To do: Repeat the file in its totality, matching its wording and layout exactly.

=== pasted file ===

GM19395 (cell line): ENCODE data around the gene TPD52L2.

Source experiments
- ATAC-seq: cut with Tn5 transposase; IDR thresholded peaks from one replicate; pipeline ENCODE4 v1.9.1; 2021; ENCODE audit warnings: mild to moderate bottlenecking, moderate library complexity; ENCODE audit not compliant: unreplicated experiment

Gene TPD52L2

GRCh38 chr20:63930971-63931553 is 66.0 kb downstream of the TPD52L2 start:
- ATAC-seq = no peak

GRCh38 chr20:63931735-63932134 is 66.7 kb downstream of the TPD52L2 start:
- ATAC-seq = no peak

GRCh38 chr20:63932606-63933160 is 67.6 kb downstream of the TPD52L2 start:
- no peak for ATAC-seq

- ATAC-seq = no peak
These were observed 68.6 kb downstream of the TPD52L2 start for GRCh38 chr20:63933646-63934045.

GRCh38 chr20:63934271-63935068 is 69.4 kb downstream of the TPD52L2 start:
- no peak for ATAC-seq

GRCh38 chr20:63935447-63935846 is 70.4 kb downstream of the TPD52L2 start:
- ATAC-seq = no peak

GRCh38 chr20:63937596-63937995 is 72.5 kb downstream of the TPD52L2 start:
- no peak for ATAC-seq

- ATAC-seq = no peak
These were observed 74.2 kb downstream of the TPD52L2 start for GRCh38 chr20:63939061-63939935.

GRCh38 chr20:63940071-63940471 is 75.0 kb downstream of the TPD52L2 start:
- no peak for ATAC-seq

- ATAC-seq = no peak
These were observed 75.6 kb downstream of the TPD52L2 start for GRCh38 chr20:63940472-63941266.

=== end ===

GM19395 (cell line): ENCODE data around the gene TPD52L2.

Source experiments
- ATAC-seq: cut with Tn5 transposase; IDR thresholded peaks from one replicate; pipeline ENCODE4 v1.9.1; 2021; ENCODE audit warnings: mild to moderate bottlenecking, moderate library complexity; ENCODE audit not compliant: unreplicated experiment

Gene TPD52L2

GRCh38 chr20:63930971-63931553 is 66.0 kb downstream of the TPD52L2 start:
- ATAC-seq = no peak

GRCh38 chr20:63931735-63932134 is 66.7 kb downstream of the TPD52L2 start:
- ATAC-seq = no peak

GRCh38 chr20:63932606-63933160 is 67.6 kb downstream of the TPD52L2 start:
- no peak for ATAC-seq

- ATAC-seq = no peak
These were observed 68.6 kb downstream of the TPD52L2 start for GRCh38 chr20:63933646-63934045.

GRCh38 chr20:63934271-63935068 is 69.4 kb downstream of the TPD52L2 start:
- no peak for ATAC-seq

GRCh38 chr20:63935447-63935846 is 70.4 kb downstream of the TPD52L2 start:
- ATAC-seq = no peak

GRCh38 chr20:63937596-63937995 is 72.5 kb downstream of the TPD52L2 start:
- no peak for ATAC-seq

- ATAC-seq = no peak
These were observed 74.2 kb downstream of the TPD52L2 start for GRCh38 chr20:63939061-63939935.

GRCh38 chr20:63940071-63940471 is 75.0 kb downstream of the TPD52L2 start:
- no peak for ATAC-seq

- ATAC-seq = no peak
These were observed 75.6 kb downstream of the TPD52L2 start for GRCh38 chr20:63940472-63941266.